In my last post, I discussed why scalable companies shouldn’t use generic or descriptive brand names that can’t be trademarks.
Today’s post discusses the alternative types of names that may be protected by federal trademark law: suggestive, fanciful or arbitrary names
Mark strength in descending order from weak to strong:
- fanciful or arbitrary
In contrast to generic and descriptive names, trademark law may protect suggestive, fanciful or arbitrary names, which are distinctive and make your brand stand out in the marketplace.
A suggestive name is one that requires a little imagination and thought to determine the relationship between the name and the nature of the goods or services that it represents. A suggestive name doesn’t just describe the product or services. For example, “ConstantContact” is a suggestive name for email marketing services. The name “ConsantContact suggests that the service involves frequent contact with others but does not directly describe email marketing services. It takes a little thought to see the connection between the name and email marketing. Similarly, “Zipcar” is a suggestive name for car sharing services. Zipcar implies a service related to cars and speed but it doesn’t directly describe a car sharing service.
Trademark law may also protect arbitrary or fanciful names, which have little or no relationship to the goods or services they identify.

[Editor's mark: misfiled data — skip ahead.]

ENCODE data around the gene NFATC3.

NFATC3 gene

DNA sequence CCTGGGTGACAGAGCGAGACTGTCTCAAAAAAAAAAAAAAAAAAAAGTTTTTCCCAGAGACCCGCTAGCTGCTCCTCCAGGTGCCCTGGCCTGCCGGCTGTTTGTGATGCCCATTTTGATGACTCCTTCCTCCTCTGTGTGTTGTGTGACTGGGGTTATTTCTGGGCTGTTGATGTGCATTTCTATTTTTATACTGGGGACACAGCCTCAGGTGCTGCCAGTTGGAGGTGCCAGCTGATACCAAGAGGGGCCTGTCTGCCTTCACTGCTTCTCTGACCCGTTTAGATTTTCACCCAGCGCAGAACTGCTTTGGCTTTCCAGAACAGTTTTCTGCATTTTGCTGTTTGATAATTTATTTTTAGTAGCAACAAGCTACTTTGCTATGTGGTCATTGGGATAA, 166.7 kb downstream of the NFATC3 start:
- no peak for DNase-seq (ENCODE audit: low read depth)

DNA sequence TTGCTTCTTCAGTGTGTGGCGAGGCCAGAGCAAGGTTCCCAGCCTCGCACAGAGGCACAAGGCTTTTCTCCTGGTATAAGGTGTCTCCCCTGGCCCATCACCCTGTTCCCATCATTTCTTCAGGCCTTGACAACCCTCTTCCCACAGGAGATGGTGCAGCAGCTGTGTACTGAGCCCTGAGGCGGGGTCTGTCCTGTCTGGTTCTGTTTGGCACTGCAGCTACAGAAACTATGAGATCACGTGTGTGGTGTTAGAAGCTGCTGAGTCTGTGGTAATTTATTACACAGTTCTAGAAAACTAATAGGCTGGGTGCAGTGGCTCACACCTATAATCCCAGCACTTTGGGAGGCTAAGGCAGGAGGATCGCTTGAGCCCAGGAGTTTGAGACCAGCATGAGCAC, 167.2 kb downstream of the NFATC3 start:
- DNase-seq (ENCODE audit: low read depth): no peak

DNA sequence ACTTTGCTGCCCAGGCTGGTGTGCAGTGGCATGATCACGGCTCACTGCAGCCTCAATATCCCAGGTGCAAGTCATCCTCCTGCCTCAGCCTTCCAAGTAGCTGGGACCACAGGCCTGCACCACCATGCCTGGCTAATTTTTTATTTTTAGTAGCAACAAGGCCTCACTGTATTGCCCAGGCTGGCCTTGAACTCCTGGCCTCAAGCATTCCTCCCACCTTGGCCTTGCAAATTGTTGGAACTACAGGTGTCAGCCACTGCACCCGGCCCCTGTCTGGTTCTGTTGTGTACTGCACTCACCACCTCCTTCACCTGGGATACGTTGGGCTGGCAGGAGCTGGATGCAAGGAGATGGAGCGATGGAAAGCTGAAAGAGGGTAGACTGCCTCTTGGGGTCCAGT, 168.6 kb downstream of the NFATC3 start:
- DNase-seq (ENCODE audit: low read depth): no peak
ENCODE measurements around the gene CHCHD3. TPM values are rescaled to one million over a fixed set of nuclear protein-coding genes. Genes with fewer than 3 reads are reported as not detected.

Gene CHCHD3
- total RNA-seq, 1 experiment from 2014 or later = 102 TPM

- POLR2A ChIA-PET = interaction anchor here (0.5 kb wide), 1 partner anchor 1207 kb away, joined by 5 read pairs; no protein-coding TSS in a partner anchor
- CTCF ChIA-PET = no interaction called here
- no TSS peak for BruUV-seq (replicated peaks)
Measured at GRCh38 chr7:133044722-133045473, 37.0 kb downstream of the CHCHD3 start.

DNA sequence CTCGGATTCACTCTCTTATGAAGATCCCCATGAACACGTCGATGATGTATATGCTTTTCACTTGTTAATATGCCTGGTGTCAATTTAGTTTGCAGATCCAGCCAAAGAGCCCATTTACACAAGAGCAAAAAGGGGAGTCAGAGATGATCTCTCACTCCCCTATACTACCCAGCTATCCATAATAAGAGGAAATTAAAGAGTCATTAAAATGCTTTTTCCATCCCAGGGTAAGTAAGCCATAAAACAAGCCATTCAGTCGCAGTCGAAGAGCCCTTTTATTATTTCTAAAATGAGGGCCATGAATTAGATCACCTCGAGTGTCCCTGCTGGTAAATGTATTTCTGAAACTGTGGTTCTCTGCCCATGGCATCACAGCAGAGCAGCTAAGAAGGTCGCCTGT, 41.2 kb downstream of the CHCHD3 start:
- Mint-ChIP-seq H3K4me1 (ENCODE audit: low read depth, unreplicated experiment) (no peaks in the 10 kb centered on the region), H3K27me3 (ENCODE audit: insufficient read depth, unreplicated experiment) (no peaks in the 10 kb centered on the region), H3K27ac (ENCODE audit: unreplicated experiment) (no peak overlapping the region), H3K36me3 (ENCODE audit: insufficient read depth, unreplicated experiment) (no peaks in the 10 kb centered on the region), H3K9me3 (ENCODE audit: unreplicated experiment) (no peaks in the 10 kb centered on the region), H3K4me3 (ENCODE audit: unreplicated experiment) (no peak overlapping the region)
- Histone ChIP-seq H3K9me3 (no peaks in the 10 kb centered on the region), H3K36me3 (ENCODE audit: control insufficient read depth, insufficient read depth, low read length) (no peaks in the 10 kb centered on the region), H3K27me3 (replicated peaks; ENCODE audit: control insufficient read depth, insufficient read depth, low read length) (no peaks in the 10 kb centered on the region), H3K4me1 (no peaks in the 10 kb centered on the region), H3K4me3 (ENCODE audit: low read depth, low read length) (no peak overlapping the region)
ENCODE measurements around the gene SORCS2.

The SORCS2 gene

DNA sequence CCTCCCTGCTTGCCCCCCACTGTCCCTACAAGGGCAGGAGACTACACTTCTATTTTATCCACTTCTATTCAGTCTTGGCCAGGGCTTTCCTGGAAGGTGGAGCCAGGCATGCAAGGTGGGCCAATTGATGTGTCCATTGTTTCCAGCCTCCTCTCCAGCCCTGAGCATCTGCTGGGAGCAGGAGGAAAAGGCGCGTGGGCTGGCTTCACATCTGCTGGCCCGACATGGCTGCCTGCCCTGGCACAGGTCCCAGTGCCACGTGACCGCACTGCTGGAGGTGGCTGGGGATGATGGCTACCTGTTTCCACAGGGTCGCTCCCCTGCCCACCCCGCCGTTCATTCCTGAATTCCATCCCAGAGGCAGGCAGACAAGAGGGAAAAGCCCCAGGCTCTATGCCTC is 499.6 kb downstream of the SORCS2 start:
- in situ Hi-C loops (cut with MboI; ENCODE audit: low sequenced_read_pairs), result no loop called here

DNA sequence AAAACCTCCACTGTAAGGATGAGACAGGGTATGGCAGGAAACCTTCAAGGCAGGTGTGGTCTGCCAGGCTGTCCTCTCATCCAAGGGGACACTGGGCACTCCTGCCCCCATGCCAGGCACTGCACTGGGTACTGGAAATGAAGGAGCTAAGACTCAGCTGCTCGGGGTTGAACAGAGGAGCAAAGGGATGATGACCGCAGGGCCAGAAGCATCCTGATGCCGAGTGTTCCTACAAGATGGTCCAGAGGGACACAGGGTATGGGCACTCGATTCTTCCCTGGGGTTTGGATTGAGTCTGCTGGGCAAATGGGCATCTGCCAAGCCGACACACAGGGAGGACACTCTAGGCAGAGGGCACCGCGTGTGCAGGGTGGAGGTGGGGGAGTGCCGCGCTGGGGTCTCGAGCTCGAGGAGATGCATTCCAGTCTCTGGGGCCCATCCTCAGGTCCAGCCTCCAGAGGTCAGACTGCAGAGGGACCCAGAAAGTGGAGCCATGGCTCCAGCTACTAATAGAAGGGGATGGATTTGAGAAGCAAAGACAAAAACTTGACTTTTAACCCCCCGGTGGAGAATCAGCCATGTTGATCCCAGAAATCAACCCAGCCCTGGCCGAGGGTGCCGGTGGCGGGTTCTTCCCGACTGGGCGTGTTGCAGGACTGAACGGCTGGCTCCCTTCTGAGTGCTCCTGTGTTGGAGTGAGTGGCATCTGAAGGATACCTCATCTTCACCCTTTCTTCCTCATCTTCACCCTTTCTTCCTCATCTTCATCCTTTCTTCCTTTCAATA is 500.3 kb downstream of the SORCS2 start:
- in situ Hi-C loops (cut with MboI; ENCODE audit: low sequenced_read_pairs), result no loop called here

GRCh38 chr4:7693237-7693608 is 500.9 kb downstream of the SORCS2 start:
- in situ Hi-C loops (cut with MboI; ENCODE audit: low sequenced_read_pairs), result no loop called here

Fanciful and arbitrary names are the most distinctive and strongest type of marks. Fanciful names are often made-up names that have little relationship to the products. For example, ZYNGA for on-line gaming services is fanciful.
An arbitrary name is a word that is used in a strange way. One of the most famous arbitrary trademarks is the name “Apple” for computers. Other arbitrary names include Google (search services); FastCat (software); Mean-Eyed-Cat (bar); and RedHat (software). Fanciful names are also strong, protectable marks, which are usually made up names with no dictionary meaning.
Fanciful and arbitrary marks only gain meaning through commercial use and advertising that associates the name with the goods or services being sold. Fanciful and arbitrary names can be immediately protected upon commercial use.
When I explain the distinction about types of brand names to entrepreneurs, many who want to use descriptive names are discouraged.
When creating your brand name it is important to brainstorm wildly. Your kookiest name may be fanciful or arbitrary and your best, most protectable name.
It can be challenging to dream up a protectable name but many entrepreneurs are doing a great job. See Women 2.0 Founders to read about women entrepreneurs with fanciful, arbitrary and suggestive startup names like Chomp, Buluga, Wildfire, TaskRabbit, Wanderfly,CloudFlare, and MicroMobs.
Jill Hubbard Bowman is an intellectual property lawyer who helps startups create more valuable companies through intellectual property law.
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